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No. 176, Part II, 11 September 1996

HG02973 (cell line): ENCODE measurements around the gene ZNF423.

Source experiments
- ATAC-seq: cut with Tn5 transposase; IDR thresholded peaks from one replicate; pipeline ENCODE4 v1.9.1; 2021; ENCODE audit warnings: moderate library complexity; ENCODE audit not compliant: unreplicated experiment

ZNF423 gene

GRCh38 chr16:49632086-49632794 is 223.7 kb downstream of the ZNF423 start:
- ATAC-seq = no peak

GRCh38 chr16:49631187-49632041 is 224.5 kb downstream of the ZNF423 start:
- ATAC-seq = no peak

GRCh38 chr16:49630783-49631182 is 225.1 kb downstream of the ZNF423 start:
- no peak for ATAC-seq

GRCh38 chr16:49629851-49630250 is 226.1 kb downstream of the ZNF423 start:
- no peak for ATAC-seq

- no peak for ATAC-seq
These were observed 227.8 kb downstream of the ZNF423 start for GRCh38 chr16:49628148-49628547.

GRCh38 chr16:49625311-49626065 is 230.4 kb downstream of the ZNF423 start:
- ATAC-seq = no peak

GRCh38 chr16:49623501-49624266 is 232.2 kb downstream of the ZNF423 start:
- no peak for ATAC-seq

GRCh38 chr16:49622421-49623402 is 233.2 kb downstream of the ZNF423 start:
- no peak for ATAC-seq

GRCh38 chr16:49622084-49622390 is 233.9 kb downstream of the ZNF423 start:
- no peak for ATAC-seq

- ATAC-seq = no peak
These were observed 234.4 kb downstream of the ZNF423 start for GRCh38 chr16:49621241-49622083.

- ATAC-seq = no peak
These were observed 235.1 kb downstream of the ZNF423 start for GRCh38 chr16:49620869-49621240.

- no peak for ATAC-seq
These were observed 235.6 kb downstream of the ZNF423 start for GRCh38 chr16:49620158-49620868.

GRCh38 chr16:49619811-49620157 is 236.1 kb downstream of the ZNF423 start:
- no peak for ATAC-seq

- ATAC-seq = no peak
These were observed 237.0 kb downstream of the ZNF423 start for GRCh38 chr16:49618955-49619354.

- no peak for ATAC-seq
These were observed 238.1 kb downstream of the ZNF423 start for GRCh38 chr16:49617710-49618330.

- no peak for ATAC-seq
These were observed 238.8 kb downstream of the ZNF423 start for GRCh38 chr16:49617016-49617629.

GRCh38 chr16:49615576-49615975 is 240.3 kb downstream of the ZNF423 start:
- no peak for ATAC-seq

This is Part II of the Open Media Research Institute's Daily Digest. Part II is a compilation of news concerning Central, Eastern, and Southeastern Europe. Part I, covering Russia, Transcaucasia and Central Asia, is distributed simultaneously as a second document. Back issues of the Daily Digest, and other information about OMRI, are available through OMRI's WWW pages: http://www.omri.cz/Index.html CENTRAL AND EASTERN EUROPE UKRAINIAN GOVERNMENT APPROVES 1997 BUDGET. The government has approved a draft budget for 1997, UNIAN reported on 9 September. The draft foresees cuts in expenditures of the central and local governments, higher excise taxes on spirits and tobacco products, and fewer tax loopholes. The annual inflation rate is expected to fall to around 25%. The draft is to be submitted to parliament for final approval. -- Chrystyna Lapychak CROATIAN FOREIGN MINISTER IN UKRAINE. Croatian Deputy Prime Minister and Foreign Minister Mate Granic arrived in Kyiv on 9 September for a two- day official visit, Ukrainian reported on 10 September. Granic met with Ukrainian Foreign Minister Hennadii Udovenko and parliamentary speaker Oleksandr Moroz. The foreign ministers confirmed the text of an agreement on friendship and cooperation, which should be signed next year when Ukrainian President Leonid Kuchma visits Croatia. Granic expressed his approval of Ukrainian peacekeepers in Bosnia, and, according to Reuters, said that "for the formation of Bosnia-Herzegovina as a state international forces should stay for two more years. Perhaps in a reduced way but they should definitely remain." The ministers also discussed increasing trade and economic cooperation. -- Ustina Markus & Stan Markotich BELARUSIAN POLITICAL CRISIS CONTINUES. President Alyaksandr Lukashenka refused to accept the parliamentary by-election date, 24 November, as the date for his referendum, and continued pressing for the Bolshevik anniversary, 7 November, Russian Public Television reported on 10 September. Parliament demanded that Lukashenka amend by 15 September a series of his decrees which had been found to contravene the constitution, or face impeachment proceedings. The independent paper Svaboda noted on 6 September that although it will be easy to get the necessary 70 deputies to sign an impeachment motion, the anti- presidential bloc cannot be sure that it will have the 134 or two-thirds vote, needed to remove Lukashenka. The president has the firm backing of 60-70 deputies, and many other are still vacillating. Lukashenka addressed the nation on 10 September, saying the failure to pass his referendum would mean loss of statehood for Belarus. He identified the removal of the presidency as a return to the era of former parliamentary speaker Stanislau Shushkevich, when "indifference reigned supreme," and there was no one to lift the country out of the "gutter." -- Ustina Markus PROGRESS MADE IN LATVIA, LITHUANIA BORDER TALKS. Although Latvian and Lithuanian Prime Ministers Andris Skele and Mindaugas Stankevicius did not sign any agreements at their meeting on 9 September, the Lithuanian government information center announced the next day that the positions of both delegations became so much closer that an agreement could be reached in the next few days, Radio Lithuania reported. Stankevicius canceled a planned press conference so as not to reveal the compromises that had been reached. Foreign Minister Povilas Gylys, however, noted that Latvia will acknowledge the Curonian Spit as part of Lithuania's seashore. This will extend the territory of Lithuania's economic sea zone not only northward, but also to the West so that it will touch Sweden's economic zone. -- Saulius Girnius LITHUANIAN ELECTION PREPARATIONS. Lithuania's main political parties on 7 September held pre-election conferences to make minor changes to their candidate lists for the 20 October parliament elections, Radio Lithuania reported two days later. Supreme Election Commission Chairman Zenonas Vaigauskas noted that although 33 political parties and organizations have the right to nominate candidates, none has officially filed its lists and fulfilled other requirements. The deadline is midnight on 15 September. Vaigauskas also noted that about 30 persons are attempting to collect the 1,000 signatures needed to run as independent candidates. Former Defense Minister Audrius Butkevicius is the only candidate who has already completed this requirement. The election campaign officially begins on 20 September. -- Saulius Girnius NEW SLOVAK FOREIGN MINIS-TER'S FOREIGN TRIPS. Pavol Hamzik on 10 September held a series of meetings in Brussels to stress the importance of Slovakia's Western integration, Slovak media reported. The new minister began his foreign trips by first visiting Vienna on 4 September. He will travel to Prague on 12 September and to Budapest on 18 September. Meanwhile, Slovak Prime Minister Vladimir Meciar will hold long-delayed bilateral talks with his Hungarian counterpart, Gyula Horn, during the Central European Free Trade Agreement summit on 13-14 September in Jasna, central Slovakia. Representatives of the Czech Republic, Poland, Slovenia, Bulgaria, Romania, Latvia, and Lithuania will also attend the summit. -- Sharon Fisher SLOVAKIA'S LONG-AWAITED PARLIAMENT SESSION TO BEGIN. Parliament chairman Ivan Gasparovic did not place on the agenda of the parliament session beginning on 11 September a series of "democratization" proposals demanded by the opposition, Slovak media reported. These include giving opposition representatives partial control over the secret service, the National Property Fund, and Slovak TV and Radio. Gasparovic, who recently returned from a five-day U.S. visit, stated on 10 September that the earliest date for the admission of new NATO members will be 1998 or 1999, giving Slovakia a long time to resolve its problems. He said Slovakia has not been excluded from the first group of NATO candidates. Although admitting that the West has asked Bratislava to strengthen democracy, Gasparovic justified the delay in expanding the control organs by saying that an agreement between the opposition and the coalition was still lacking. -- Sharon Fisher ANOTHER POLISH PEASANT PARTY MINISTER UNDER FIRE. Culture Minister Leslaw Podkanski of the Polish Peasant Party (PSL) was censured at the government session on 10 September. Podkanski has repeatedly made blunders showing that he has rather superficial knowledge of Poland's cultural affairs. Noted Polish cultural figures as emigre editor Jerzy Giedroyc and Nobel price laureate Czeslaw Milosz recently demanded his dismissal. Prime Minister Wlodzimierz Cimoszewicz obligated Podkanski to answer Giedroyc's criticism. Pod-kanski is the third PSL high official under fire recently. Foreign Trade Minister Jacek Buchacz was dismissed on Cimoszewicz's motion on 4 September, and Polish TV President Ryszard Miazek was criticized for his program and personnel policies after the recent TVP reshuffle (See OMRI Daily Digest 4, 5 September). -- Jakub Karpinski POLISH HELSINKI COMMITTEE AGAINST EXTRADITION OF CHINESE COUPLE. The Polish Helsinki Committee said Warsaw should not agree with China's request to extradite the Mandugequi couple who are suspected of embezzling nearly $1 million from Chinese banks, Polish dailies reported on 10 September. They were detained in Poland in August based on an Interpol warrant, and the Polish side received the Chinese extradition request on 5 September. Earlier in August, China's deputy justice minister visited the Warsaw prosecutor's office, explaining that the Mandugequi couple is threatened with life imprisonment at most. The Polish Helsinki Committee argued that even minor offenses are punished by death in China. A Warsaw court extended their detention until 10 November. -- Jakub Karpinski SWIMMING SCANDAL IN HUNGARY. Tamas Gyarfas, Hungary's top swimming official, resigned on 9 September following allegations that 11 of 22 members of the country's swim team went to the Atlanta Olympics based on imaginary times at a qualifying meet that never took place, Hungarian and international media reported. Hungarian Olympic Committee officials said the discovery of fraud will not affect the team's results. Hungary won three gold medals, one silver, and a bronze in the Olympic swimming competition. Interior Minister Gabor Kuncze, who oversees sport, on 10 September called for an investigation. -- Sharon Fisher HUNGARIAN REFUGEE CAMP CLOSED. The Nagyatad refugee camp in southern Hungary was closed on 9 September, Reuters reported. Since 1991, the camp has held thousands of Croatians and Bosnians fleeing the Yugoslav wars of succession. According to Hungarian officials, Hungary's refugee efforts no longer need facilities the size of Nagyatad since only 500 mainly Bosnian refugees remained in the camp that a few years earlier held 2,000 refugees. Nagyatad's remaining refugees are being transferred to a smaller refugee camp in Eastern Hungary, a step they oppose since it moves them further from home. -- Ben Slay SOUTHEASTERN EUROPE CROATIA'S NEW AMNESTY LAW. Jacques Klein, the head of the UN Transitional Administration in Eastern Slavonia, has said that a new amnesty bill will be discussed in Croatia's parliament, Croatian Radio reported on 10 September. According to Reuters, Croatia drafted the law on amnesty for Serbs living in eastern Slavonia at least partly in response to mounting international pressure demanding that the rebel minority Serbs fighting against Croatia in 1991 be pardoned. Few details of the legislation have yet been made public. Reuters also observed that "last month" the UN urged Croatia to adopt a "comprehensive amnesty law" covering all Serbs serving under civil or military in rebel-Serb held parts of Croatia, but excluding war criminals. -- Stan Markotich SERBIAN ULTRANATIONALIST ON THE CAMPAIGN TRAIL. Accused war criminal and paramilitary leader of the Party of Serbian Unity (SSJ), Zeljko Raznatovic, alias Arkan, spoke at a 10 September rally for SSJ presidential candidate for the Bosnian Serb entity, Ljilja Peric-Tina, and blatantly revived calls for Serbian state expansion. Despite the fact that calls for secession are in contravention of the Dayton accord, Arkan told his 3,000 followers "Don't forget one thing, your capital and that of all Serbs is Bel-grade...Serbia, Montenegro and Republika Srpska - that is one state." Meanwhile, Serbian President Slobo-dan Milosevic, who has not expressly rejected the idea of a greater Serbia, has kept largely silent in response to the ultranationalist rhetoric, AFP reported. But on 4 September Beta reported that the OSCE provided Arkan's party with 300,000 marks (about $222,000) in campaign funds. -- Stan Markotich SERBIA-MONTENEGRO UPDATE. Job action at the Zastava arms production facility in Kragujevac continues, Nasa Borba reported on 11 September, although the hunger strike was abandoned on 6 September. On that date, the same daily reported the exacting toll the hunger strike was taking on participants under the headline "Hunger Strikers Collapsing of Exhaustion." In other news, Nasa Borba also reported that Montenegrin President Momir Bula-tovic had begun a working visit to the US. The daily said Bulatovic raised the issue of the status and future of the strategic Prevlaka peninsula, saying that it would be resolved "the peaceful way." Prevlaka belongs to Croatia, but controls access to Belgrade's only naval base. -- Stan Markotich OSCE PENALIZES PARTIES VIOLATING ELECTORAL RULES. Bosnian Serb ultra- nationalist Serb Democratic Party (SDS) was fined $50,000 after two of its top leaders called for secession from Bosnia over the weekend (see OMRI Daily Digest, 9 September 1996), AFP reported on 11 September. The OSCE had warned that any candidates calling for secession would be barred from the 14 September vote, but the warning came too late. The SDS was also forced to ban displaying posters of its former head, indicted war criminal Radovan Karadzic. The party controlled television station and paper published on 10 September a statement on the ban for the first time "without any disclaimer or slogan attached to it," AFP quoted OSCE spokeswoman Agota Kuperman as saying. Meanwhile, the OSCE also fined the ruling Muslim Party of Democratic Action (SDA) $15,000 for painting its logo on the roads within the country. -- Daria Sito Sucic CROAT AND MUSLIM CAMPAIGNS CONTINUE. Federation president Kresimir Zubak called on Bosnian Croats to express support for the Muslim-Croat federation and to return to formerly multi-ethnic towns where they could continue their life "as equal partners with Muslims," AFP reported on 11 September. Meanwhile, in Mostar, where some 50 Serbs and Muslims have been expelled from the Croat-held part of town since the beginning of the year, five families returned to their homes under Croatian police guard. In the Croat-held town of Stolac, a pilot project, blocked for two months, aimed at returning 100 Muslim families started this week. While Croats became softer in their campaigning, Muslims became tougher. Bosnian President and SDA leader Alija Izetbegovic at a 10 September rally in Tuzla said his party is the only one to protect Muslim interests, and there was a such thing as "enlightened nationalism." -- Daria Sito Sucic EXPERTS FIND BONES AT MASS GRAVE LINKED TO SREBRENICA MASSACRE. International experts on 10 September uncovered bones at a mass grave in Pilica, eastern Bosnia, believed to contain the bodies of hundreds of Muslims allegedly massacred by Serb forces in Srebrenica last summer, AFP reported. The Pilica site was discovered from information given to the UN International Criminal Tribunal by Drazen Erdemovic, a Croat who served in the Bosnian Serb army. Meanwhile, in The Hague, prosecution witnesses have failed to prove case against Dusko Tadic, a Bosnian Serb accused of killing 13 Muslims and torturing 18 others in the camps of Omarska, Keraterm and Trnopolje, northwest Bosnia. The defense is calling for Tadic's immediate acquittal, and the court is expected to rule on it by 13 September. -- Daria Sito Sucic ROMANIA VOTES TO KEEP HOMOSEXUALITY A CRIME. The Chamber of Deputies on 10 September overwhelmingly voted to keep homosexuality a crime, Radio Bucharest and Western agencies reported. The controversial Article 200 of the Penal Code, adopted by a vote of 174-39, provides for jail terms of up to three years for homosexual relations, with a five-year penalty if such relations took place in public. Deputies from the opposition National Peasant Party -- Christian Democratic also voted for maintaining the ban, originally imposed by executed Communist dictator, Nicolae Ceausescu. The vote toughened draft legislation adopted by the Senate in March, but which was not passed by the Chamber and which made homosexuality a crime only if it "causes public scandal." Romania's new justice minister Ion Predescu authored the version passed by the Chamber of Deputies which the Senate has not yet approved. It goes against the urging of the Council of Europe that Romania should decriminalize homosexuality. -- Dan Ionescu ROMANIAN WONDER-HEALER TO CANDIDATE FOR PRESIDENCY. Constantin Mudava on 10 September was the fifth person to formally register as a candidate in the presidential race on 3 November, Radio Bucharest reported. He collected 128,000 signatures in support of his candidacy. In a short statement, Mudava promised "to heal the people and the country from both the medical and the economic point of view." -- Dan Ionescu TIRASPOL GARRISON COMMANDANT ON MOLDOVAN ELECTIONS. Col. Mikhail Bergman, the recently reinstated commandant of the Russian troops garrison in Tiraspol, described the ban on the Dniester inhabitants' participation in the 17 November Moldovan presidential election as a "gross human rights violation," Infotag reported on 10 September. Bergman, a close associate of Russian Security Council Secretary Aleksandr Lebed, strongly criticized the "separatist admini-stration's decision not to allow the functioning of polling stations in the region." According to him, the main culprit was Dniester Security Minister Vadim Shevtsov, whom he called "a criminal" who seeks to destabilize the situation in the region for fear that peace would mean his being delivered to justice for "numerous crimes in both the Dniester region and earlier in Riga." -- Dan Ionescu COMPROMISE ON BULGARIAN COAT OF ARMS IMMINENT? The parliamentary faction of the ruling Bulgarian Socialist Party (BSP) on 10 September proposed to the opposition that the constitutional provision on the coat of arms be changed, Duma and Kontinent reported. The recently adopted coat of arms depicting a rampant lion without a crown was vetoed by President Zhelyu Zhelev. The parliament must vote on his veto by 17 September. Opposition demands that the lion be crowned meet are strongly resisted by parts of the BSP. The constitution is unclear on the question. The BSP faction will propose delaying the vote on the veto -- originally scheduled for today -- and start talks about a constitutional amendment, hoping to reach a compromise by the end of the week. BSP presidential candidate, Culture Minister Ivan Marazov, in a state TV address said he favors a crowned lion. -- Stefan Krause BULGARIAN PRESIDENT TO HEAD NEW LIBERAL FORMATION. A "Liberal-Democratic Union" led by Zhelyu Zhelev will be formed by the end of September, 24 chasa reported on 11 September. This was announced after a meeting on 10 September between Zhelev and the leaders of the New Choice party, New Democracy party, and the Radical-Democratic Party Outside the Union of Democratic Forces. The new group will support a presidential republic or at least a strong presidential administration as well as powerful municipal administrations. Zhelev said the new formation will most likely support the united opposition candidates, Petar Stoyanov and Todor Kavaldzhiev, in the upcoming presidential elections. He said that none of the three parties will support the candidacy of former caretaker Prime Minister Reneta Indzhova. -- Maria Koinova and Stefan Krause ALBANIAN PROSECUTOR WANTS JAIL TERMS FOR COMMUNISTS. The prosecution on 10 September demanded that four Albanians charged with trying to found a communist party and conspiring to overthrow the government (see OMRI Daily Digest, 31 July 1996) be sentenced to prison terms between one and three years, Reuters reported. Prosecutor Kadri Skeraj asked for three- year terms for Timoshenko Pekmezi and Sami Meta and for one-year sentences for Tare Isufi and Kristaq Mosko. He said that "they should be sentenced not for their communist convictions and ideas but for propagating them -- something which is anti-constitutional." The defendants previously denied that they supported violence or anti- constitutional methods. The parliament outlawed all communist organizations in July 1992. -- Stefan Krause [As of 12:00 CET] Compiled by Saulius Girnius ------------------------------------------------------------------------ Copyright (c) 1996 Open Media Research Institute, Inc. All rights reserved. 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